Markets are not morally neutral
Blog post based on an article in the Journal of Social Policy
In his book What Money Can’t Buy, Michael Sandel argues compellingly that we should be paying more attention to the moral limits of markets. Markets are not morally neutral. As market-oriented thinking is extended into more and more aspects of life, market values are crowding out public spiritedness and corroding the public sphere. Meanwhile, conservative advocates for welfare reform have raised concerns about the corrosive impact of long-term welfare receipt on community values. The Australian Aboriginal public intellectual and social reformer Noel Pearson has argued that the extension of welfare entitlements in the 1970s to Aboriginal people in his home region, Queensland’s Cape York Peninsula, was socially devastating. In this region with unusually high unemployment, welfare has become the mainstay of the economy. This has had a damaging effect, he believes, on community values such as trust, respect, care for the weak and mutual help. He likens welfare to a poison killing his people. Though Sandel’s and Pearson’s arguments find receptive audiences on different ends of the political spectrum, the parallels between their arguments are striking. While Sandel critiques the ever-increasing domination of American life by market logic, Pearson critiques the domination of life in the Aboriginal communities of Cape York by the logic of the passive welfare economy.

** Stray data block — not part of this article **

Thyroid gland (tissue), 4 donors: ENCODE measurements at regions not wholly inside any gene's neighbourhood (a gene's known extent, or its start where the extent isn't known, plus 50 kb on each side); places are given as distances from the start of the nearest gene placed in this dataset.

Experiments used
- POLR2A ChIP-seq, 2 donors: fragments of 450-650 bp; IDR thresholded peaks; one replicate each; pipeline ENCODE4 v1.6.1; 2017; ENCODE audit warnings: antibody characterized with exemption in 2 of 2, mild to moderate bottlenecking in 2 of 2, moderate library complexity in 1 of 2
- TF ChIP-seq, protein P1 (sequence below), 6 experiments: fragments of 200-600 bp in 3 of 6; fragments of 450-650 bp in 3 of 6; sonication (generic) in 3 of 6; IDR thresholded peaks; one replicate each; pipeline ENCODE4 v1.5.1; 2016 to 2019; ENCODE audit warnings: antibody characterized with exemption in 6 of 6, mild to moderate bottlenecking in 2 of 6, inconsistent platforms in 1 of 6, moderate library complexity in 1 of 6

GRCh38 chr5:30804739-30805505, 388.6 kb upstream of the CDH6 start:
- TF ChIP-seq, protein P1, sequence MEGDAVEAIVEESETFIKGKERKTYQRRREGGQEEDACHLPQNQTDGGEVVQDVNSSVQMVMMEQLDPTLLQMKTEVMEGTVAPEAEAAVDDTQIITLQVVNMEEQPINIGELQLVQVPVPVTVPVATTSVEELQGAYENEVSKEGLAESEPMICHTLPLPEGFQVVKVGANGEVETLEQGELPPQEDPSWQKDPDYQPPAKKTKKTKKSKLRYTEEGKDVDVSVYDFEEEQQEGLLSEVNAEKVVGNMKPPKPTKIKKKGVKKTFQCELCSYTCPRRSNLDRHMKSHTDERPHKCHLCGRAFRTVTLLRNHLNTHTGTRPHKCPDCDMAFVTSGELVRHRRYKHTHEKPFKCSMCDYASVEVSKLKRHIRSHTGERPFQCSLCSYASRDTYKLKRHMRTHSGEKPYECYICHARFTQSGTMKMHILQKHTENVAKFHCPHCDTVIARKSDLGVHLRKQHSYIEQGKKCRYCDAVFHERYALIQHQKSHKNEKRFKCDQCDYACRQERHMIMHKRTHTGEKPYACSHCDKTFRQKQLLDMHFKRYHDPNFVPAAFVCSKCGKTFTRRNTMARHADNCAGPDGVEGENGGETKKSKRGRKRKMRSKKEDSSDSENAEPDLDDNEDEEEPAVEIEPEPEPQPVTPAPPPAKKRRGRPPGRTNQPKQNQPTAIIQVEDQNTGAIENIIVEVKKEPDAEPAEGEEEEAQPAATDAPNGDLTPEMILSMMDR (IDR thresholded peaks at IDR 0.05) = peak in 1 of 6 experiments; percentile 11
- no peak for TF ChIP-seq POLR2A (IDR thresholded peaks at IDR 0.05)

Proposals for conservative welfare reform are frequently criticized by defenders of welfare entitlements on the grounds that their most enthusiastic advocates are people with little firsthand knowledge of the lives of welfare recipients. Pearson’s entry into this debate has had a transformative effect in Australia. As a nationally significant land rights campaigner, his empathy with the downtrodden and racially oppressed is more difficult to question than other welfare reform advocates’. While moral arguments supplement the New Right’s economic and philosophical criticisms of the welfare state, in Pearson’s writings about welfare the concern with the corrosion of community norms is foremost. As he sees it, the centrality of welfare in the lives of his people threatens their cultural survival.
Elements of Pearson’s political thought have encouraged some observers to label him ‘neoliberal’ and to dismiss his moral concerns about long-term welfare dependency. But Pearson’s moral critique of welfare deserves greater scholarly engagement. It is a major contribution to our understanding of the difficulties socially excluded indigenous populations pose for the social policies of liberal-democratic welfare states. It shows us the moral inadequacy of a welfare state that merely maintains citizens in the face of a breakdown in their access to a functioning labour market, while doing little to rectify this breakdown. Though moral critiques of welfare are used to justify neopaternalist policies aimed at changing the behavior of welfare recipients, the logic of Pearson’s argument leads in a different direction. Properly understood, Pearson’s moral analysis of welfare as an economic institution suggests that what is needed is not punitive treatment of individual welfare recipients but greater investment in economic opportunities for residents of disadvantaged regions.